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81 posts categorized "Women & Girls"

Weekend Link Roundup (April 12-13, 2014)

April 13, 2014

Illustration_cherry_treeOur weekly roundup of new and noteworthy items from and about the nonprofit sector....

Civil Society

Writing in The Week, journalist Matt Bruenig takes a closer look at the one part of the charity versus social welfare argument that everyone ignores.

On the Hewlett Foundation's Work in Progress blog, Daniel Stid considers the implications of the Supreme Court's recent decision in McCutcheon v. Federal Election Commission for the foundation's developing plans for grantmaking in the democracy area.

Data

"Big Data is suddenly everywhere," write New York University professors Gary Marcus and Ernest Davis in the New York Times. "But precisely because of its newfound popularity and growing use, we need to be levelheaded about what [it] can — and can't — do." Before we embrace big data as the answer to all our problems, they add, keep in mind that big data:

  • is very good at detecting correlations but never tells us which correlations are meaningful;
  • often works well as an adjunct to scientific inquiry but rarely succeeds as a wholesale replacement;
  • can be gamed;
  • often generates results that are less robust under further scrutiny than initially thought;
  • is subject to what might be called the "echo-chamber effect";
  • can amplify errors of correlation;
  • is prone to giving scientific-sounding solutions to hopelessly imprecise questions; and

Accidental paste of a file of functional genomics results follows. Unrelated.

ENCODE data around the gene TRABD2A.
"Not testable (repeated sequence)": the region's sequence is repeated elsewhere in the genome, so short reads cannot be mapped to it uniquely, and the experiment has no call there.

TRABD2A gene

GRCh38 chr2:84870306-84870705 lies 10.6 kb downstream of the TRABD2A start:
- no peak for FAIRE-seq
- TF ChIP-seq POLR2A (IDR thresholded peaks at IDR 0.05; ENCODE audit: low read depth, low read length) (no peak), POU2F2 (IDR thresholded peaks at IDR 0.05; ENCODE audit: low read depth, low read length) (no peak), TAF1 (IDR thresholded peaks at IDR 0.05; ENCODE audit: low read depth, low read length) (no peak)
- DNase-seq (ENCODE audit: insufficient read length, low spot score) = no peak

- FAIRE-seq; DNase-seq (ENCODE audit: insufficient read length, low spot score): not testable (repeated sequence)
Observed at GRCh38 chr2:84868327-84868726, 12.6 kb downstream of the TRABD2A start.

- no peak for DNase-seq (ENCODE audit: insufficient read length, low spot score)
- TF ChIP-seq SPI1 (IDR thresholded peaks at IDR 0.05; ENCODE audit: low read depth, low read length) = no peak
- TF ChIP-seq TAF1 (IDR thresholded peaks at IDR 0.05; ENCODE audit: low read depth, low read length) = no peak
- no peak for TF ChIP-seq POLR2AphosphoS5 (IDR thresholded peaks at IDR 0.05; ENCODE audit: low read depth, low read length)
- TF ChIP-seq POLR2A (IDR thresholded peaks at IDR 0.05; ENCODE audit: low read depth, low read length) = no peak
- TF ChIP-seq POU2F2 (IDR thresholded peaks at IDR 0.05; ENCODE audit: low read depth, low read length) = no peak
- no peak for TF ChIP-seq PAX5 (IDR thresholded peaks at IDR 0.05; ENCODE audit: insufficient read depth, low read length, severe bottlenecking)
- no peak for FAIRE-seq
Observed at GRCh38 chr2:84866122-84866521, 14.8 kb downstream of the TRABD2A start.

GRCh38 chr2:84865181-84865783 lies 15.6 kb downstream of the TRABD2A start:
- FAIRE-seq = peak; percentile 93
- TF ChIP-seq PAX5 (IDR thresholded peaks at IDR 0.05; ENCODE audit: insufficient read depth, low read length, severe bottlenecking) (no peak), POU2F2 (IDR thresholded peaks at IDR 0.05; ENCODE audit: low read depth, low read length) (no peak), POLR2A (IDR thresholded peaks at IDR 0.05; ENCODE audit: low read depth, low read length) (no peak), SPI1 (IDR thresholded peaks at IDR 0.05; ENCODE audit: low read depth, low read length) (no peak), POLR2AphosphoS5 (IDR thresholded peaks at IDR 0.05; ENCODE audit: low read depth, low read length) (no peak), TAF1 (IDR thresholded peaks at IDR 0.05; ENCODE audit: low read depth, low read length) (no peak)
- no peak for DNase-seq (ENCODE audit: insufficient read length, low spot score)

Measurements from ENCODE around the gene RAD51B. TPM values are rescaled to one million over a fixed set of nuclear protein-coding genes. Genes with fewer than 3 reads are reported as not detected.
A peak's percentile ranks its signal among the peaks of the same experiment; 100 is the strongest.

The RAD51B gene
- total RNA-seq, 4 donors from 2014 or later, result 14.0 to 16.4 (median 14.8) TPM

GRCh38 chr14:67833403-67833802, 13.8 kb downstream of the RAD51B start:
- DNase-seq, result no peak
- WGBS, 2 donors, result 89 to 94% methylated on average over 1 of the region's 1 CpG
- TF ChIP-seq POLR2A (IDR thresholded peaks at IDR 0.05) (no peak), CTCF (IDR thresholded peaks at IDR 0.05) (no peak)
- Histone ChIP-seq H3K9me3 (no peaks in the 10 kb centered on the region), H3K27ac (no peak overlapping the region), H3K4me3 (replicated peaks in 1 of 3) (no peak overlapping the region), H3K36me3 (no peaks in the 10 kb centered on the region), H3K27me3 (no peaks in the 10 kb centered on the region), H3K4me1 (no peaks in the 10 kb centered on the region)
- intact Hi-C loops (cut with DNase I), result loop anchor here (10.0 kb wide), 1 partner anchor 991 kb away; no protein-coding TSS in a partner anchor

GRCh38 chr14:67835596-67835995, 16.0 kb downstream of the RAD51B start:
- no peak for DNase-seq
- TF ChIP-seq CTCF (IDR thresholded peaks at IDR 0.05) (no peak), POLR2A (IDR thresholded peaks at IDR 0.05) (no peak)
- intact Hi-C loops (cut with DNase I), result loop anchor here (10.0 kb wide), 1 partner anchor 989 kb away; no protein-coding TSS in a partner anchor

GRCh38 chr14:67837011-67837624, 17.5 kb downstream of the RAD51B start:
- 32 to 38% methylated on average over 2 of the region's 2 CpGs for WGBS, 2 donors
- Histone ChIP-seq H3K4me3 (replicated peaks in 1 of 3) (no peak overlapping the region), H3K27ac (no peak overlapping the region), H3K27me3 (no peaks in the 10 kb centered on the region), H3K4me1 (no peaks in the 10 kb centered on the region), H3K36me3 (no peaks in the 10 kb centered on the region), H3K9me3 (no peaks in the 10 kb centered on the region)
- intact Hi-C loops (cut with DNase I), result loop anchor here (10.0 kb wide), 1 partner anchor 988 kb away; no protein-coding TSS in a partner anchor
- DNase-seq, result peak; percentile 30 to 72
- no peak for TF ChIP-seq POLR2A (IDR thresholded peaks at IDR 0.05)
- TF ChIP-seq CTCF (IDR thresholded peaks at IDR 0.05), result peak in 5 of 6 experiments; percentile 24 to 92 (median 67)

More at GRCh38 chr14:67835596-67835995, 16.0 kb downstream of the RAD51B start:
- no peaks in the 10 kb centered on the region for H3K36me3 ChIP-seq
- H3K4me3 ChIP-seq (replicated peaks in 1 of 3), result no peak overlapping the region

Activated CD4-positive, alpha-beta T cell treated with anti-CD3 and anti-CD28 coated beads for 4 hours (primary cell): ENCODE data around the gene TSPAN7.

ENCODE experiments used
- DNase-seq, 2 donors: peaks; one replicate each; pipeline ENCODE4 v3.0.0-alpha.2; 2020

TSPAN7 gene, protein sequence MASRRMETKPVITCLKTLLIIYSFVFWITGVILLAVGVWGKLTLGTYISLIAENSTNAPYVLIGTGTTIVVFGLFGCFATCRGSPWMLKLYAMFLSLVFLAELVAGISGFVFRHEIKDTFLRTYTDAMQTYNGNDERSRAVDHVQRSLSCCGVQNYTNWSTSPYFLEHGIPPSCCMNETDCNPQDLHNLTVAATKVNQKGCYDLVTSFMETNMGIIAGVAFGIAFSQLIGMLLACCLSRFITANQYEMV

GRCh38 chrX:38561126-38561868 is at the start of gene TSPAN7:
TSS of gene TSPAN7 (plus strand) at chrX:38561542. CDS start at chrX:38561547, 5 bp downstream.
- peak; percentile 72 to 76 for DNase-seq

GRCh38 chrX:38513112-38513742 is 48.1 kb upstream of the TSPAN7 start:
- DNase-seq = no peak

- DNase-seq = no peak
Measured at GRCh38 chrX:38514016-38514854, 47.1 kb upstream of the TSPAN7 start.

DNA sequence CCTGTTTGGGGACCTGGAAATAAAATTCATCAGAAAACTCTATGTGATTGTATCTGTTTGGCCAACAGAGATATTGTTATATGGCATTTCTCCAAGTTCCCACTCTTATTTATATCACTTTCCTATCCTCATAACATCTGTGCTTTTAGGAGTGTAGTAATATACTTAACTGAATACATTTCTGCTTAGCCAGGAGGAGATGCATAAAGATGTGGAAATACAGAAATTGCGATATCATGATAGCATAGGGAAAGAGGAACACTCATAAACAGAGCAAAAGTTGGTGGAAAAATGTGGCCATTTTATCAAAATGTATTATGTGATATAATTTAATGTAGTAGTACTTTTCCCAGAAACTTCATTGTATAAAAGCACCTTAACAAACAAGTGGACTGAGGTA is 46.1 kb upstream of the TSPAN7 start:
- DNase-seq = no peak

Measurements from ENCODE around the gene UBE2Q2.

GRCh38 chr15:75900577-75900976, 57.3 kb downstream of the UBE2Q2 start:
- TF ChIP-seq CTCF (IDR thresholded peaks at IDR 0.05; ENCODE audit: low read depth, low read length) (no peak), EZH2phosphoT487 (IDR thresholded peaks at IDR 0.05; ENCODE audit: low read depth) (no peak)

• excels when applied to things that are common but often falls short when applied to things that are less common.

Environment

As part of Goldman Sachs' Focus On series, Mark Tercek, president and CEO of the Nature Conservancy, makes the business case for investing in nature (video; running time: 3:08).

Ever since the Intergovernmental Panel on Climate Change released the the summary of its new report on climate impacts a few weeks ago, the word "transform" has been flying around in climate circles, writes Megan Rowling on the Thomson Reuters Foundation site. And if you listen closely to those conversations, adds Rowling, "the message is clear: the world has not yet changed radically enough to prevent dangerous levels of global warming, nor even to protect itself from the more extreme weather, gradual climate shifts and sea-level rise that are already hitting us. Instead we"ve been fiddling with adaptation while the planet burns."

Nonprofits

Using the results of the Nonprofit Finance Fund's sixth annual State of the Nonprofit Sector survey, Nell Edgington looks at the financial sustainability crisis in the nonprofit sector and argues that it stems "in large part from a lack of understanding among funders of the true costs of social change work."

Philanthropy

A nice new infographic from the Corporation for National and Community Service shows that volunteering continues to be an important part of the American identity.

Harold Simon, executive director, and Miriam Axel-Lute, associate director/editor ofShelterforce, the journal of affordable housing and community building, chat with Darren Walker, president of the Ford Foundation, about the "important institutional conversations" taking place at Ford about how the foundation does its work and the extent to which it is "prepared to be disruptive in [its] own internal structures and practice to actually work in a way that reinforces the way work actually happens on the ground."

Ruminating on a recent article by Demos senior fellow Michael Edwards that examined the role of money in social change work, NPQ's Rick Cohen shares a not altogether flattering assessment of NGOs and their funders. "Admirable for his social justice ideals, Edwards' ideas go against the flow of today's NGOs and funders," writes Cohen.